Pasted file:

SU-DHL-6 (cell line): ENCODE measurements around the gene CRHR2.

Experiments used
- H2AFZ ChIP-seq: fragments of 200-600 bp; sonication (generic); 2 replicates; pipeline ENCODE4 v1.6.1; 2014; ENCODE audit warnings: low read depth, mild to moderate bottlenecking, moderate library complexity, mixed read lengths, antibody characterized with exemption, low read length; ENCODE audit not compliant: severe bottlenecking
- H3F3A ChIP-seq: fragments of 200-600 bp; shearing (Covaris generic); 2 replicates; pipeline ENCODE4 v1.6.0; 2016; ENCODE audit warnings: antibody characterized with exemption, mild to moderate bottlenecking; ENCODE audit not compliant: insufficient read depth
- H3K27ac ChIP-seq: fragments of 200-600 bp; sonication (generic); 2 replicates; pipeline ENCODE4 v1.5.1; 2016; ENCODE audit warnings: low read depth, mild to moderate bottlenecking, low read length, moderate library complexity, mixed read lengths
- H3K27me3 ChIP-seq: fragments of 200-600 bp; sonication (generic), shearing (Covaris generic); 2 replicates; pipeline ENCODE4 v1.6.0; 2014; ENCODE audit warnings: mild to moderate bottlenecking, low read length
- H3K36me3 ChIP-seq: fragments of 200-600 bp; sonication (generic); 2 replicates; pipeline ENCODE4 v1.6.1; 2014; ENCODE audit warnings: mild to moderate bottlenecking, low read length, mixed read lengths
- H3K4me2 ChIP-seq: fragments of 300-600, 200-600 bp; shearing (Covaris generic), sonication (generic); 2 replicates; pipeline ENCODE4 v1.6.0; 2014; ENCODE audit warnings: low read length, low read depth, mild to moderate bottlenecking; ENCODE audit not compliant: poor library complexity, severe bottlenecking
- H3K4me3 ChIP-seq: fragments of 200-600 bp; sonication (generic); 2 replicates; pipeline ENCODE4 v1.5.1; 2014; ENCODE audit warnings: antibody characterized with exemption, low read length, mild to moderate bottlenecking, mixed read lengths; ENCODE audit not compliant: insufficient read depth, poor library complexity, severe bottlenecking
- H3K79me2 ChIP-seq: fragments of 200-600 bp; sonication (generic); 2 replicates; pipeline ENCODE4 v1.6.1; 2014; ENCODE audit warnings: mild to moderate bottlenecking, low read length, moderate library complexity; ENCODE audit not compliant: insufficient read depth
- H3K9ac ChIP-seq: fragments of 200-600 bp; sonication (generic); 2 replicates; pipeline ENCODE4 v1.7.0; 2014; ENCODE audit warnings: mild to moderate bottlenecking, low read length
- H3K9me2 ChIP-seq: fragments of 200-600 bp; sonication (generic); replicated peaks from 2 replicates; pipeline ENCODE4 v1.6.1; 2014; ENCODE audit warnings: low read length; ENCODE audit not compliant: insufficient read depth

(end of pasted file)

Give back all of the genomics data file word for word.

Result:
SU-DHL-6 (cell line): ENCODE measurements around the gene CRHR2.

Experiments used
- H2AFZ ChIP-seq: fragments of 200-600 bp; sonication (generic); 2 replicates; pipeline ENCODE4 v1.6.1; 2014; ENCODE audit warnings: low read depth, mild to moderate bottlenecking, moderate library complexity, mixed read lengths, antibody characterized with exemption, low read length; ENCODE audit not compliant: severe bottlenecking
- H3F3A ChIP-seq: fragments of 200-600 bp; shearing (Covaris generic); 2 replicates; pipeline ENCODE4 v1.6.0; 2016; ENCODE audit warnings: antibody characterized with exemption, mild to moderate bottlenecking; ENCODE audit not compliant: insufficient read depth
- H3K27ac ChIP-seq: fragments of 200-600 bp; sonication (generic); 2 replicates; pipeline ENCODE4 v1.5.1; 2016; ENCODE audit warnings: low read depth, mild to moderate bottlenecking, low read length, moderate library complexity, mixed read lengths
- H3K27me3 ChIP-seq: fragments of 200-600 bp; sonication (generic), shearing (Covaris generic); 2 replicates; pipeline ENCODE4 v1.6.0; 2014; ENCODE audit warnings: mild to moderate bottlenecking, low read length
- H3K36me3 ChIP-seq: fragments of 200-600 bp; sonication (generic); 2 replicates; pipeline ENCODE4 v1.6.1; 2014; ENCODE audit warnings: mild to moderate bottlenecking, low read length, mixed read lengths
- H3K4me2 ChIP-seq: fragments of 300-600, 200-600 bp; shearing (Covaris generic), sonication (generic); 2 replicates; pipeline ENCODE4 v1.6.0; 2014; ENCODE audit warnings: low read length, low read depth, mild to moderate bottlenecking; ENCODE audit not compliant: poor library complexity, severe bottlenecking
- H3K4me3 ChIP-seq: fragments of 200-600 bp; sonication (generic); 2 replicates; pipeline ENCODE4 v1.5.1; 2014; ENCODE audit warnings: antibody characterized with exemption, low read length, mild to moderate bottlenecking, mixed read lengths; ENCODE audit not compliant: insufficient read depth, poor library complexity, severe bottlenecking
- H3K79me2 ChIP-seq: fragments of 200-600 bp; sonication (generic); 2 replicates; pipeline ENCODE4 v1.6.1; 2014; ENCODE audit warnings: mild to moderate bottlenecking, low read length, moderate library complexity; ENCODE audit not compliant: insufficient read depth
- H3K9ac ChIP-seq: fragments of 200-600 bp; sonication (generic); 2 replicates; pipeline ENCODE4 v1.7.0; 2014; ENCODE audit warnings: mild to moderate bottlenecking, low read length
- H3K9me2 ChIP-seq: fragments of 200-600 bp; sonication (generic); replicated peaks from 2 replicates; pipeline ENCODE4 v1.6.1; 2014; ENCODE audit warnings: low read length; ENCODE audit not compliant: insufficient read depth